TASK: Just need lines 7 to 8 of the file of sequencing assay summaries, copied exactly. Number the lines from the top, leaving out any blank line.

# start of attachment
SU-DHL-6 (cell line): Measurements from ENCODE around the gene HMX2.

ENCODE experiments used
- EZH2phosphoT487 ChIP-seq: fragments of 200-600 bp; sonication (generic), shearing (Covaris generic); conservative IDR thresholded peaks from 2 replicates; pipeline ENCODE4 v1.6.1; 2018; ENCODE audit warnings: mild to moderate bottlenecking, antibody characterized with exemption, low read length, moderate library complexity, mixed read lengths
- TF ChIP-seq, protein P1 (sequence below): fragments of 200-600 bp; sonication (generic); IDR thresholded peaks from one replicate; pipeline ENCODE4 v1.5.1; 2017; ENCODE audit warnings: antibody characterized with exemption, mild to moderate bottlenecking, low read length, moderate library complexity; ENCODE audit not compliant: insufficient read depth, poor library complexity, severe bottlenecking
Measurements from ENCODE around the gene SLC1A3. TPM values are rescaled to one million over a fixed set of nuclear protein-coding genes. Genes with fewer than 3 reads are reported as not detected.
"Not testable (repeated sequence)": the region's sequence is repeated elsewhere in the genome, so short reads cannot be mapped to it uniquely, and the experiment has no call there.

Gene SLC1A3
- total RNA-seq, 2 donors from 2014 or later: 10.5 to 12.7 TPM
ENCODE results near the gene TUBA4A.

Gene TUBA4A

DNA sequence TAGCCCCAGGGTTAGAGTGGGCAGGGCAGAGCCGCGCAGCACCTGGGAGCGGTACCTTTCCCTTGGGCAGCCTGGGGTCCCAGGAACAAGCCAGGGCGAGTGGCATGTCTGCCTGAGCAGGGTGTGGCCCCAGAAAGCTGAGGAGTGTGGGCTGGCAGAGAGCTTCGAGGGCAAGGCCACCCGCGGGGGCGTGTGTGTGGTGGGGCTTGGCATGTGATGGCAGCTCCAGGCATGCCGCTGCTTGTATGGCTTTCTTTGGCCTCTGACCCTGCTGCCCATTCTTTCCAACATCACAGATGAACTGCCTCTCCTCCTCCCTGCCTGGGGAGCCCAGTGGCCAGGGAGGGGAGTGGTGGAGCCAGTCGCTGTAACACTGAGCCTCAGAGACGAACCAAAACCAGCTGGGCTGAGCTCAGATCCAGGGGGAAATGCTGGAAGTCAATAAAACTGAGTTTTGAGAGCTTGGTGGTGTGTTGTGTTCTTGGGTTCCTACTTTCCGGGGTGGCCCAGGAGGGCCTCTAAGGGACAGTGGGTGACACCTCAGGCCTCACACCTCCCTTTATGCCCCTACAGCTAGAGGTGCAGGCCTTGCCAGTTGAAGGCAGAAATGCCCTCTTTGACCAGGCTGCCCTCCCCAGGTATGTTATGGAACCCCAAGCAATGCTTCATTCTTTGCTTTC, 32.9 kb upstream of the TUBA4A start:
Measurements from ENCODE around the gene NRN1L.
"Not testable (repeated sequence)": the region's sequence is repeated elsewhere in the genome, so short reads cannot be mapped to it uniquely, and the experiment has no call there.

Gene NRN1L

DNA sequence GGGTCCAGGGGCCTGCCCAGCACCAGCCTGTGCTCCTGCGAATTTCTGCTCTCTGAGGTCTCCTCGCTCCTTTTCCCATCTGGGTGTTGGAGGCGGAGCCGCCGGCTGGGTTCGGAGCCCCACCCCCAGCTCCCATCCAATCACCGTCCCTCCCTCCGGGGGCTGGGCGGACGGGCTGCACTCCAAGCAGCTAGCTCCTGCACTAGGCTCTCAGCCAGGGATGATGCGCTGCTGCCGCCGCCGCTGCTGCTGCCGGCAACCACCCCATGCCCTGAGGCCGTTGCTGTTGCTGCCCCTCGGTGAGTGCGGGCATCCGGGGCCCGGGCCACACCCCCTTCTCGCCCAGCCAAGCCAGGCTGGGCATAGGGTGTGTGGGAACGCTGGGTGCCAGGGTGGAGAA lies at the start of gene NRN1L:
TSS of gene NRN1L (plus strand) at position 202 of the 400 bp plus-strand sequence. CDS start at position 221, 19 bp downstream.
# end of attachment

Gene SLC1A3
- total RNA-seq, 2 donors from 2014 or later: 10.5 to 12.7 TPM